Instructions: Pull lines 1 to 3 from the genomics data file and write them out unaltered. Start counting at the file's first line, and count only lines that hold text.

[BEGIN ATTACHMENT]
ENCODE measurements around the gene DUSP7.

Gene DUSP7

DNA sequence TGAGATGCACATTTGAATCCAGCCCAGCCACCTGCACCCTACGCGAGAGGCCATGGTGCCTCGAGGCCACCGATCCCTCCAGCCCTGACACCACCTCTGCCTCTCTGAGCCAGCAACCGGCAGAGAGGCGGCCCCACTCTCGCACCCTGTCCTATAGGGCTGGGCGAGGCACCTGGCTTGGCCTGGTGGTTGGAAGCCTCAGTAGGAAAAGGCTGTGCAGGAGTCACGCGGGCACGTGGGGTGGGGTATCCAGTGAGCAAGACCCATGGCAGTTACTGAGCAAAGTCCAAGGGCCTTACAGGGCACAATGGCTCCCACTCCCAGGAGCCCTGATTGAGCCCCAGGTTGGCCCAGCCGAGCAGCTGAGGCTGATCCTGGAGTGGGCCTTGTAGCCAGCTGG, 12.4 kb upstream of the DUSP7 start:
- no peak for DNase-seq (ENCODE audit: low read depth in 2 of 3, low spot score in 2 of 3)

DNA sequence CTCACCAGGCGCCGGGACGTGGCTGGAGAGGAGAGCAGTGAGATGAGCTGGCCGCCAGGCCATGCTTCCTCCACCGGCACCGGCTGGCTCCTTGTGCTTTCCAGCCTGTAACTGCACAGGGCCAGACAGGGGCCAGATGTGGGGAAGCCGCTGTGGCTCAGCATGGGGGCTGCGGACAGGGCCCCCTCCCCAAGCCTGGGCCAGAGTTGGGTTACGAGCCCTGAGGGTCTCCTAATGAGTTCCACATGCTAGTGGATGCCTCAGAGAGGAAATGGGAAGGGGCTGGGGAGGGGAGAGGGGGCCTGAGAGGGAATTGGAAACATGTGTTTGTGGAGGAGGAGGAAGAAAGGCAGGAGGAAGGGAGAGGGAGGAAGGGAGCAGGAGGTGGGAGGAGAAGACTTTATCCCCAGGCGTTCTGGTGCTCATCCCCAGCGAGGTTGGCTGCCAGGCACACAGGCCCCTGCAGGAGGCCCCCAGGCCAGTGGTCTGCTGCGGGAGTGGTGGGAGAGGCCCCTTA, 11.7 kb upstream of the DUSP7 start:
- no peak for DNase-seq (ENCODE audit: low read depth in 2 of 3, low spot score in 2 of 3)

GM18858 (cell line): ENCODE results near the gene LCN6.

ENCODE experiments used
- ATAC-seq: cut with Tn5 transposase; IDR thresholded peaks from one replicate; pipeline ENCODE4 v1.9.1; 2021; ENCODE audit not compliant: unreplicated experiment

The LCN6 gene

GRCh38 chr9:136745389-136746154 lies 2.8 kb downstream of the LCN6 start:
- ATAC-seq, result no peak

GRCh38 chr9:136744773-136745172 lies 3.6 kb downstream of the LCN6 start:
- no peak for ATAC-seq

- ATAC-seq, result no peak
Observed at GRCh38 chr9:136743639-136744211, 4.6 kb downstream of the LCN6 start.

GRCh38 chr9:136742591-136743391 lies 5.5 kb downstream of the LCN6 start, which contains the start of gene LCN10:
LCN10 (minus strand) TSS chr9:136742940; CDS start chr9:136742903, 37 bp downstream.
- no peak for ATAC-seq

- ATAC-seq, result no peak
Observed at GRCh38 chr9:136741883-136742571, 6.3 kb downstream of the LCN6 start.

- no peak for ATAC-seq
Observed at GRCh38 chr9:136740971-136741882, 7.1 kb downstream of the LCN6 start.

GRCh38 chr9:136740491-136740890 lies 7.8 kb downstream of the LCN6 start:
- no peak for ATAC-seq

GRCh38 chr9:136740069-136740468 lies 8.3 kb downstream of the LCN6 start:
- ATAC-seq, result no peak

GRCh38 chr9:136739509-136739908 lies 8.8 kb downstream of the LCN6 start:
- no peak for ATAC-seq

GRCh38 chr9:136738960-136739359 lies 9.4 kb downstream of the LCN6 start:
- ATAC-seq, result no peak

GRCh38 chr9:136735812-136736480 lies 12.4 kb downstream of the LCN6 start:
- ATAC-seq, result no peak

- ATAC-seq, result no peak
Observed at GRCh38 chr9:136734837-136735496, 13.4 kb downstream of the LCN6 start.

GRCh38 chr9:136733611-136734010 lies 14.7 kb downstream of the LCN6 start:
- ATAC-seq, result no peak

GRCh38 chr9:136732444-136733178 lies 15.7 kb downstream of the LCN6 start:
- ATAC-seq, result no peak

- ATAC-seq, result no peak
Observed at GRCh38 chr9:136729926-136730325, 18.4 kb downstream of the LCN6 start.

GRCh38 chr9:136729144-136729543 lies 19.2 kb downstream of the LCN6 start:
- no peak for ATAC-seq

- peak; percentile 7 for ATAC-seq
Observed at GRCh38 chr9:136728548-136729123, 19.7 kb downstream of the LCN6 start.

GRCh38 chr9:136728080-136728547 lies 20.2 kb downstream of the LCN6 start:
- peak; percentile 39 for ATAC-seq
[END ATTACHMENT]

ENCODE measurements around the gene DUSP7.

Gene DUSP7

DNA sequence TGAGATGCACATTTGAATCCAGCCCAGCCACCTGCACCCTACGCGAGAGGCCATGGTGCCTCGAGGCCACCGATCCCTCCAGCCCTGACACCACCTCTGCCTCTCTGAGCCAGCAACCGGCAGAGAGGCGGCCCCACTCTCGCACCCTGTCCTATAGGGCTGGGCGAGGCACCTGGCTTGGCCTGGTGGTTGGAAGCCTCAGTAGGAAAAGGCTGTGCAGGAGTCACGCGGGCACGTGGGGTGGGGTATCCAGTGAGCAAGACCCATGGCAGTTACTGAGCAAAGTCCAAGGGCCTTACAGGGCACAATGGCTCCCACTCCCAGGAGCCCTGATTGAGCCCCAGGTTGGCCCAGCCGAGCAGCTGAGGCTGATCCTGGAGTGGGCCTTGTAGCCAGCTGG, 12.4 kb upstream of the DUSP7 start: